Driving under the influence or DUI can be a statutory disqualification event that prevents a registered representative from associating with a broker/dealer, and thereby preventing a registered represent from earning a living in the securities industry. It is not intuitive that a DUI incident is or should have any bearing on an individual’s ability to be an effective securities salesman or have any bearing on that individual’s ability to comply with the dictates of NASD Rule 2110 (requiring that a rep “observe high standards of commercial honor and just and equitable principles of trade”), the reader should appreciate the consequences of a DUI related incident. The National Adjudicatory Council denied a Broker/Dealer’s Membership Continuance Application (or MC-400 Application) filed on behalf of Registered Rep, deciding that this Rep is statutorily disqualified from participating in the securities industry.

The disqualifying event was a 2002 DUI incident to which the Registered Rep pled guilty. He was also charged with related misdemeanor offenses, namely “aggravated, unlicensed operation of a motor vehicle”. What is significant, here, is the fact that that this 2002 DUI was a felony – most DUI incident’s are misdemeanors … up to a point. This is the moral of this NAC decision. It is very important that a registered rep know or learn at what point that DUI misdemeanors become felonies in their home State or in the State where the DUI incident takes place.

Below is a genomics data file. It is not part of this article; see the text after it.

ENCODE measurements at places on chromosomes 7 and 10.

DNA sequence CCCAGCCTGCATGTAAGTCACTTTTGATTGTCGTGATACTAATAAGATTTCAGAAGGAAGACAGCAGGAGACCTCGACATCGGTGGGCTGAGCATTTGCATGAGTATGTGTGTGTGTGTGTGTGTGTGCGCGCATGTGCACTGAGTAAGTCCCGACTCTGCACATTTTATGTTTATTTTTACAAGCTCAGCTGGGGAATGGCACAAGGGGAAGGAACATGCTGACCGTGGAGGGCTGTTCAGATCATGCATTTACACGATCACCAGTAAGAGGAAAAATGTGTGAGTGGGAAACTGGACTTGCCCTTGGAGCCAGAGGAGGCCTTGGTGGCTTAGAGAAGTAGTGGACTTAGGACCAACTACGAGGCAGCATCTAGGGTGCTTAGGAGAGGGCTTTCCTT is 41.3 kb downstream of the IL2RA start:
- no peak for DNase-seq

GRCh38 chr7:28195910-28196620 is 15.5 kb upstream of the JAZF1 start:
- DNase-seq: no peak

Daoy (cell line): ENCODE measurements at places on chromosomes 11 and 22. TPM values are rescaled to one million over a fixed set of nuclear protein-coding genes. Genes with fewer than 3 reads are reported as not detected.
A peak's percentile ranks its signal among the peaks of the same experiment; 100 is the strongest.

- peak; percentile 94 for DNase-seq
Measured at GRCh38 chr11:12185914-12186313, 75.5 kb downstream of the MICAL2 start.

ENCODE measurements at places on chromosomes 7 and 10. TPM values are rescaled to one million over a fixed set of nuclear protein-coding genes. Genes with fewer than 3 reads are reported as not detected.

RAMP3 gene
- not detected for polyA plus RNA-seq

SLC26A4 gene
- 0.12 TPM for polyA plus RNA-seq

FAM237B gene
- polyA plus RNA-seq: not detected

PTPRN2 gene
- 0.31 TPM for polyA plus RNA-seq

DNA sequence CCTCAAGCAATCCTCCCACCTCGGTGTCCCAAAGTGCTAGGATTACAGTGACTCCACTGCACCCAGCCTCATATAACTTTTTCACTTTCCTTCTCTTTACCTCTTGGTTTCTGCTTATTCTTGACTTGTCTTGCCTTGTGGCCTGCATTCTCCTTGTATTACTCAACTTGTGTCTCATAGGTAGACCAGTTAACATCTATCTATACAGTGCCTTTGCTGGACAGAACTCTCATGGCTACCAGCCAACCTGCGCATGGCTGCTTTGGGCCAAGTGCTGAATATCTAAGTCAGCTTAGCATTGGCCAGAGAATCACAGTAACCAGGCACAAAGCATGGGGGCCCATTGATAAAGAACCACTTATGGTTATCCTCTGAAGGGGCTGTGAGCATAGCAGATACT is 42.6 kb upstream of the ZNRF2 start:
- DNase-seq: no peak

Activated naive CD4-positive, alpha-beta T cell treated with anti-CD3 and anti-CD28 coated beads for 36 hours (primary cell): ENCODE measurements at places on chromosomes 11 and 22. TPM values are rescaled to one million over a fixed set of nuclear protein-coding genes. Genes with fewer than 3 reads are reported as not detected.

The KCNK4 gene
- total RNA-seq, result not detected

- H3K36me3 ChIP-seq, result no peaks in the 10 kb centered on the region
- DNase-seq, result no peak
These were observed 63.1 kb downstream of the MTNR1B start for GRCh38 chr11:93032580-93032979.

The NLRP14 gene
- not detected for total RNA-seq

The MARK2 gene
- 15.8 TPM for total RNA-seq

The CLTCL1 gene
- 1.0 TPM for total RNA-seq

Although there were other aggravating factors in this decision (such as customer complaints), the National Adjudicatory Council dwelt on the DUI incident as the fundamental reason for denying the Sponsoring Firm’s MC-400 Application. The NAC, in fact, stated: “We have considered whether the particular felony at issue, examined in the light of the circumstances related to the felony, and other relevant facts and circumstances, creates an unreasonable risk of harm to the market or to investors. What makes this case particularly interesting and compelling is the fact that Registered Rep had completed intensive inpatient and outpatient programs. The NAC actually said that it was “impressed” with testimony given by individuals from the Court Intervention Project about Registered Rep’s “successful rehabilitation and therapy”. And, NAC said it was “impressed” that Registered Rep had been involved with Alcoholics Anonymous. Yet these two important factors failed to carry the day.

NASD Market Regulation recommended that NAC deny the MC-400 Application for two reasons: (1) the DUI at issue was a felony and therefore a serious offense and (2) Registered Rep was a “repeat offender”. NAC agreed with NASD Market Regulation and denied the MC-400 Application, but it is not entirely clear from this decision whether it was the fact that the DUI was a felony or that Registered Rep was a “repeat offender” was the deciding factor. In fact, NAC suggested that Registered Rep simply had not been in rehabilitation long enough to determine whether fundamental change in Registered Rep’s pattern of behavior to warrant to the conclusion that he can and would conduct himself in a responsible and compliant fashion in the securities industry. What is clear is that NAC shared NASD Market Regulation’s concern that Registered Rep’s continued participation in the securities industry would present an unreasonable risk of ham to the market or investors.